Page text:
Bill Curtis: Can you tell us how your polls have gauged the effect of the pandemic on the next elections? And have you been able to test that at all?
Patrick Murray: Less about predicting what's going to happen in an election versus what we actually saw in terms of moving the needle. Trump got an initial bump in his approval rating in March because there's this rally effect. People want to be able to rally around their leader. Again, this goes back to fear. When there's an attack on us, and then this pandemic is an attack on our security and our safety, and you want a strong leader to be able to do that.
What's interesting was why he got a bump. He got nowhere near the bump that our state governor's got, that other foreign leaders got in their own countries, because the opinion about Trump is baked in. So what we found is there was a lot of polling out there that said, " Oh, older people who are more susceptible to the virus are turning against Trump because of his response to COVID." When I looked at the polls, I said, " Well, no. These differences existed before COVID." What they're only doing is reinforcing what people already thought about President Trump. Whether you like him or dislike him, it had a reinforcing effect.
Bill Curtis: Let's talk about some of the more detail aspects of pandemic and see if you've polled for it. For example, the opening of the economy versus the health risks and the potential for a bump and hospitals having more issues. Have you tested those points?
Patrick Murray: Yeah, we get by about two- to- one margin. People are more concerned about opening too quickly because of the health impact than they are concerned about opening too slowly because of the economic impact. And that's been pretty stable throughout this.
Bill Curtis: Well, that's interesting. Is that nationwide or is that state by state?
Patrick Murray: That's nationwide.
Bill Curtis: The impression I think a lot of us have is that funding can affect a poll's outcome. Does it matter who's paying for the poll?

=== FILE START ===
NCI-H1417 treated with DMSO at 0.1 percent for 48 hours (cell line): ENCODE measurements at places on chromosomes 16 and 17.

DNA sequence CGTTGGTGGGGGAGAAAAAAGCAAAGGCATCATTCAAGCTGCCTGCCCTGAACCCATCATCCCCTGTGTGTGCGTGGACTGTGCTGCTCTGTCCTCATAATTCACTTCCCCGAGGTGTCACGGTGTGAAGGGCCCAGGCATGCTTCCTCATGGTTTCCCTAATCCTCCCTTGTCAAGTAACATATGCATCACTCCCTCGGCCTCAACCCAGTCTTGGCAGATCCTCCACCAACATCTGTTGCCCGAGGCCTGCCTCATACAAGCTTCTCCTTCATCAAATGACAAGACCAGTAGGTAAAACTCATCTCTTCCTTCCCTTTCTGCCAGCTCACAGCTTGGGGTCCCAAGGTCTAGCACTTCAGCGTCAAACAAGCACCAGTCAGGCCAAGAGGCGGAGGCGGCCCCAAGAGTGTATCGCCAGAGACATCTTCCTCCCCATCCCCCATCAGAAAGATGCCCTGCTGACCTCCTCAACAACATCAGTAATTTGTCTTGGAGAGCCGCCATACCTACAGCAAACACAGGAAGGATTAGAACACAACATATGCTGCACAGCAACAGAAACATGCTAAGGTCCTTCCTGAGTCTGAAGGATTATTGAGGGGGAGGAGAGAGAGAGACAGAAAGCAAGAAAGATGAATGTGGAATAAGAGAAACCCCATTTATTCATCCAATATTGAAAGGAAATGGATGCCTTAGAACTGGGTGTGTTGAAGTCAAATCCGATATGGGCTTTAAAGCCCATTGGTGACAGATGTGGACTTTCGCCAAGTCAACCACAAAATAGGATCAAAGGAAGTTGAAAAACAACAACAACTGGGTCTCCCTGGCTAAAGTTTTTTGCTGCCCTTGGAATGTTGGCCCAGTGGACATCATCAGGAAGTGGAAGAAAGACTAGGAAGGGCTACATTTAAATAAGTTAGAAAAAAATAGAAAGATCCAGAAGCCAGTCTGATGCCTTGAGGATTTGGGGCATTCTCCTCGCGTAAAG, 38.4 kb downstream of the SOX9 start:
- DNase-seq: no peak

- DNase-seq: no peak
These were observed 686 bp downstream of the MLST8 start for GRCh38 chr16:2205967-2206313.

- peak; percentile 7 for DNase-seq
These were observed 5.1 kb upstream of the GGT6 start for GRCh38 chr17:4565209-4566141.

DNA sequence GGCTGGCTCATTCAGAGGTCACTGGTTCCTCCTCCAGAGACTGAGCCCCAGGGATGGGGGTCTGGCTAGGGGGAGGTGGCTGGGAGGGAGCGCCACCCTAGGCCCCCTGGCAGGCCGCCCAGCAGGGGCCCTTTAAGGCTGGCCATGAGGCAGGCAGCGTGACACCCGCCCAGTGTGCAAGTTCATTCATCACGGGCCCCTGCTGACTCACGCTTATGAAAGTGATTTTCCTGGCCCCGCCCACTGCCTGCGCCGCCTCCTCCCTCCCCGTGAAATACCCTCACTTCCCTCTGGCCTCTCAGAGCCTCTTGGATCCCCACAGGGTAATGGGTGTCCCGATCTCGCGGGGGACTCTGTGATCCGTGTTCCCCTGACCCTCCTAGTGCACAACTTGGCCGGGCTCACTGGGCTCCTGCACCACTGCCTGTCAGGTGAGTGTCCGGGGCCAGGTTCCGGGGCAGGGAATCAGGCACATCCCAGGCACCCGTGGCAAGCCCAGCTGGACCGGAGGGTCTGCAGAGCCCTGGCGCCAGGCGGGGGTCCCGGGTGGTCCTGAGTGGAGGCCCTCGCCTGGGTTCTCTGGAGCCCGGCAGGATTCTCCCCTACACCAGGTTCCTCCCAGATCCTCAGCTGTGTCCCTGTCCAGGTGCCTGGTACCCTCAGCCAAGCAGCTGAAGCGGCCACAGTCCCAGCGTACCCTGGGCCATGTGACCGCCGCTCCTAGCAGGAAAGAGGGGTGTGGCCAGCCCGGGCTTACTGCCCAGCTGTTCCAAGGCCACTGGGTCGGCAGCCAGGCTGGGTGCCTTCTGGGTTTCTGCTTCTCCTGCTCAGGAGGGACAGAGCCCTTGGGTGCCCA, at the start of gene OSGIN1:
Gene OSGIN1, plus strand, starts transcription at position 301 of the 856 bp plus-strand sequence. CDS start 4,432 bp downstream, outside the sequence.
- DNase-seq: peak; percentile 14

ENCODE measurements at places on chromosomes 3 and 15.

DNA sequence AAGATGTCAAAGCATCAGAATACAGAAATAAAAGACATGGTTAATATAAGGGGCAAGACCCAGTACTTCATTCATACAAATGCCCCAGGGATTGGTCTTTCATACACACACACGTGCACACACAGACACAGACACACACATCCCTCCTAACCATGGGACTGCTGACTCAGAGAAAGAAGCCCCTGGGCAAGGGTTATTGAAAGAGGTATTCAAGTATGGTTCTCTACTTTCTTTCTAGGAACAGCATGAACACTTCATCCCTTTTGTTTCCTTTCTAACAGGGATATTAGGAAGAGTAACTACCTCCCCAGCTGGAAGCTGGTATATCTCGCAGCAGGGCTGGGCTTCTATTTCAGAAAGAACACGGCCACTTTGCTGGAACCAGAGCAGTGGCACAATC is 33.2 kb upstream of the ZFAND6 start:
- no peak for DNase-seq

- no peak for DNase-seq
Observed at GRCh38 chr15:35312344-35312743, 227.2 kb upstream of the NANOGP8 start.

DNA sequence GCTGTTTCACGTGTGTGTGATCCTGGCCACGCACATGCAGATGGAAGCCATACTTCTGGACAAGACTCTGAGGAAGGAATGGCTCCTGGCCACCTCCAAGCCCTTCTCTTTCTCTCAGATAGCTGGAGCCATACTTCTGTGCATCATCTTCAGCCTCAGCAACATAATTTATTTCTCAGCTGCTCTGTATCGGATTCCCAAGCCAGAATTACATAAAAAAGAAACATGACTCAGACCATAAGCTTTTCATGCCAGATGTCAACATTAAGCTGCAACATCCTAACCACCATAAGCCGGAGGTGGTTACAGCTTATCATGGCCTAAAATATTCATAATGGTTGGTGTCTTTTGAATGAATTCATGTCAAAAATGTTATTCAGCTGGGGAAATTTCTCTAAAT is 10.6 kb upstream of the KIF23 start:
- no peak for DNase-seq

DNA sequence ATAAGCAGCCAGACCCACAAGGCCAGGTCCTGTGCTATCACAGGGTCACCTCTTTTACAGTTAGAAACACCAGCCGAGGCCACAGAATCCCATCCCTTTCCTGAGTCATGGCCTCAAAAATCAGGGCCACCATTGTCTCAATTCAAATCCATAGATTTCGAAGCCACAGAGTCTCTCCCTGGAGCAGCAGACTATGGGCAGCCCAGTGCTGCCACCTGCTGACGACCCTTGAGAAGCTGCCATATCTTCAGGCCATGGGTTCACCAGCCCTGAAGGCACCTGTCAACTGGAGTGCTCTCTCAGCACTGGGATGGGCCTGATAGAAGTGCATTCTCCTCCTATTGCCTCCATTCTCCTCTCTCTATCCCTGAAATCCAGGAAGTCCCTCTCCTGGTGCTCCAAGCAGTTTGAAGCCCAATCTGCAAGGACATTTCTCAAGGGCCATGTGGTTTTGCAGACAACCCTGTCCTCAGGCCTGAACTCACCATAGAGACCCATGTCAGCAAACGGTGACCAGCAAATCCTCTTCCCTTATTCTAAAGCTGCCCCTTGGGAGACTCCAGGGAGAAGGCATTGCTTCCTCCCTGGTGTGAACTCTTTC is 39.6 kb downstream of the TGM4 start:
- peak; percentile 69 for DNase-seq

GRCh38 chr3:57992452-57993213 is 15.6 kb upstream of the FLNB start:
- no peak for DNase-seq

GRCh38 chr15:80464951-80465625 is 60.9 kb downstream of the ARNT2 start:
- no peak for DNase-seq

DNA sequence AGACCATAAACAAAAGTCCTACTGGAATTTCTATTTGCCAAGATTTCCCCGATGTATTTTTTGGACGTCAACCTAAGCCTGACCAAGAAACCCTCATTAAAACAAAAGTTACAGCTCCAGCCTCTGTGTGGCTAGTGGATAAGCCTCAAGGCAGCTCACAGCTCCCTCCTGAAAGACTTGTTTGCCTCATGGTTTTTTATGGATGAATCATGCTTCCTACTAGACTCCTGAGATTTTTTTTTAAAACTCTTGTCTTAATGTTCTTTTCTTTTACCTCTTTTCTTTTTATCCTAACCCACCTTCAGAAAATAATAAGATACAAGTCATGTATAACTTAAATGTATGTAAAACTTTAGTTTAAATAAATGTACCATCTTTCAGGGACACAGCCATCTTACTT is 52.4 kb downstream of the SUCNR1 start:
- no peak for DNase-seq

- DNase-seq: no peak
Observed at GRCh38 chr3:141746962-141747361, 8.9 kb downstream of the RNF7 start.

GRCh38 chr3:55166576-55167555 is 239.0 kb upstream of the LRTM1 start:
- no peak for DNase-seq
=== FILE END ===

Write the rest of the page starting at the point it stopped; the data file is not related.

Patrick Murray: I guess it does. I mean, we don't do paid polls, so it's not so much that they bias the polls when they do that, but when you're dealing with a client, it actually comes out in the questions that you ask and the questions that you choose not to ask. That is where I tend to see the bias. It's not in the results themselves, but in, let's avoid this part of the issue, seems to be the bigger bias.
Bill Curtis: That's interesting that you said you don't charge for your polling. So how does Monmouth University get its funding for this?
Patrick Murray: So, Monmouth University is doing this as a public service. This is one of the areas, we have a number of other research institutes, something called the Urban Coast Institute, for example, that does research on the urban environment, the intersection of public policy and science. And we do that in order to take the expertise that we have inside the university and share it outside the university. So this is one of the things that Monmouth does. Now obviously it also helps to give Monmouth publicity and people hear the Monmouth name, and that's always good because every college spends money on marketing and communications. So this is one of the ways that we do some of that as well.
Bill Curtis: Interesting. So being that we've only got a few minutes left, I can't help but ask you if right now you had to lay down a bet based on the polls that you've put out there and the trends you've watched over the last two decades, can you call our next election?
Patrick Murray: No, absolutely not.
Bill Curtis: Presidential election?
Patrick Murray: Absolutely-
Bill Curtis: You're not even going to take a stab at it.
Patrick Murray: ... no question, no way in hell. And in fact, and don't take this personally, Bill, but I'm offended by that question because this is my bugaboo, is that polls do not predict. I don't predict. I don't have a crystal ball. I don't know what's going to happen. I get these questions from reporters all the time. " Well, does what happened yesterday mean for four months down the line?" I have absolutely no clue because if I did, I'd be using that money to go bet on the horses or play the lottery, not to do polling.
Jane Albrecht: Patrick, can you explain a little bit of the difference between what Monmouth does and the pollsters that the presidential campaigns employ? My understanding is that at this stage, the presidential campaigns will have very capable pollsters and they will be polling down to the district. But if you can explain the difference between what you do and what someone, even a top pollster working for a presidential campaign, would do these days.
Patrick Murray: Right. I've said that our polling industry is pretty open in terms of sharing information with us. One area that's not as open are the campaign pollsters. They play everything close to the vest because what they're doing at this particular stage of the race is they're testing messages. They say, "Oh, I have this information about my opponent and I have 16 different negative pieces of information about my opponent. Which one do I think is going to be most effective, and with which group of voters?" Because you're only going to target that group of voters with online ads or TV ads or whatever it is, these messages. So which message is going to be most effective to do that? That's called message testing. So that's what these pollsters are doing.